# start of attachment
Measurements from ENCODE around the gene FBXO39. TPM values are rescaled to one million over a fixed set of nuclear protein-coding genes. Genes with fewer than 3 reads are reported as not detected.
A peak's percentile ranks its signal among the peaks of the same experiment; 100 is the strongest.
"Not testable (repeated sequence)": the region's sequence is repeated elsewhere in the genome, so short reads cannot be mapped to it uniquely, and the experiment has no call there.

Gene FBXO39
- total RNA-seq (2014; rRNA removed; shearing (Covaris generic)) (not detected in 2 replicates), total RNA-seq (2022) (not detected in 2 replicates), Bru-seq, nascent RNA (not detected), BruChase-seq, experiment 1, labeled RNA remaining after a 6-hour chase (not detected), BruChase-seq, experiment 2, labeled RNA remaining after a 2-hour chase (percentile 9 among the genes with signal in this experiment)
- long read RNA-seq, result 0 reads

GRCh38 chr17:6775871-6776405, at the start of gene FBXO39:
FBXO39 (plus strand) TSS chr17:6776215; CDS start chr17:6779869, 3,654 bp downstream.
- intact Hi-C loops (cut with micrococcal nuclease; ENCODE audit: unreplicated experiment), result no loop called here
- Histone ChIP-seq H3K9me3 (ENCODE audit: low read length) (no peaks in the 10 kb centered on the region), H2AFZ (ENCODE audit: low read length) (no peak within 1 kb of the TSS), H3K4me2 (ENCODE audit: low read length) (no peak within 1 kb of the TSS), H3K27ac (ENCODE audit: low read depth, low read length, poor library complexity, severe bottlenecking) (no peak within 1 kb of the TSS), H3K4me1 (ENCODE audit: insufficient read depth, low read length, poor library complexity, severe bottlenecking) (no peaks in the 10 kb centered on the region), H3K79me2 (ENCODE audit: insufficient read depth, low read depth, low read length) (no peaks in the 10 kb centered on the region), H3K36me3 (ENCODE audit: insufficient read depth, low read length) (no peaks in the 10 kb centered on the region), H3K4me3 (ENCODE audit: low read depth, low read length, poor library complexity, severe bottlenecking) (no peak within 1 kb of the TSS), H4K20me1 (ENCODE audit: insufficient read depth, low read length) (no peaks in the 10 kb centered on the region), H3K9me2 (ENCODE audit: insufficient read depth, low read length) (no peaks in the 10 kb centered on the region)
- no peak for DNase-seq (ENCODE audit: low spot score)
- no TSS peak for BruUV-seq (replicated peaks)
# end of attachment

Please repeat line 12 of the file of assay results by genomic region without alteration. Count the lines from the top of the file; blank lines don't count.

- no TSS peak for BruUV-seq (replicated peaks)